The program isn’t without critics, however. Barbara Moran, founder of the nonprofit group Whidbey Animal Guild, asked the board Monday to table the proposal for several reasons.

She claimed not enough had been done to let the other nonprofit groups know the county was looking for such a partner, but also that it was missing out on potential revenue by outsourcing to another organization.

“We’re losing out on a lot of money,” she said, in an interview after the meeting.

In response, Mingo told the board the county used its standard request for proposals process to get the word out to interested nonprofit groups. Ads were placed in three Whidbey newspapers, he said.

To ensure adequate participation, Mingo said he also contacted six groups directly he felt might be potential candidates. Despite the efforts, only two groups responded and WAIF was determined to have the stronger proposal, he said.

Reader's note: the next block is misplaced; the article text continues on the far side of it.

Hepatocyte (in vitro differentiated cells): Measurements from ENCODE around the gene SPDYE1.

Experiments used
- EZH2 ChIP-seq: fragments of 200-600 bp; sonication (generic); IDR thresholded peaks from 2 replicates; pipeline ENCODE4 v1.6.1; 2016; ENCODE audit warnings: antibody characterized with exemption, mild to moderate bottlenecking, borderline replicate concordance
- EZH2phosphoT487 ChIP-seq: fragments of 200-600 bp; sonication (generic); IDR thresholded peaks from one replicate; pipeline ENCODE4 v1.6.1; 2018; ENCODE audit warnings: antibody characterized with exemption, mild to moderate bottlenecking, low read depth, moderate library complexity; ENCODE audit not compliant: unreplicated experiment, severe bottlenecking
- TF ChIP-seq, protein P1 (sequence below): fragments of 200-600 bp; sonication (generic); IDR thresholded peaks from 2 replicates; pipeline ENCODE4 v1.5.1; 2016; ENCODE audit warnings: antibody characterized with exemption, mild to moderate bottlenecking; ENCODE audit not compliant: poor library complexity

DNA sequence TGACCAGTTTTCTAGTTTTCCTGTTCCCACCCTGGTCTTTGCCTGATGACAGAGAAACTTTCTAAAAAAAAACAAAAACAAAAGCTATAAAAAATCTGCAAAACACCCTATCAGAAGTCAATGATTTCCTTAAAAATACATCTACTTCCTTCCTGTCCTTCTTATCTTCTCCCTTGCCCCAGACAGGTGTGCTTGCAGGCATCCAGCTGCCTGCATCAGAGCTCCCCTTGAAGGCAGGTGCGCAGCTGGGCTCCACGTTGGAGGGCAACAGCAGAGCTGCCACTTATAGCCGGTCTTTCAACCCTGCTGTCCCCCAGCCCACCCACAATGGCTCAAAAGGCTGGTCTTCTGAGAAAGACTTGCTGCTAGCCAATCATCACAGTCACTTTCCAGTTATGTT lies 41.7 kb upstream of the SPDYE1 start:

As for the potential for revenue, Mingo said it would probably be cost prohibitive for the county to run the store itself. The cost in personnel alone, for just one person, would be about $40,000, he said.

Although the commissioners did ask a few questions about how the agreement will work, such as why WAIF won’t be required to pay rent, in the end the board made it clear that it supported the proposal with a unanimous vote.

Cummings said the store would partially open in March, likely for one or two days a week. The hope is to be open five days a week by April.

“I think it’s going to be a very interesting and exciting project,” she said.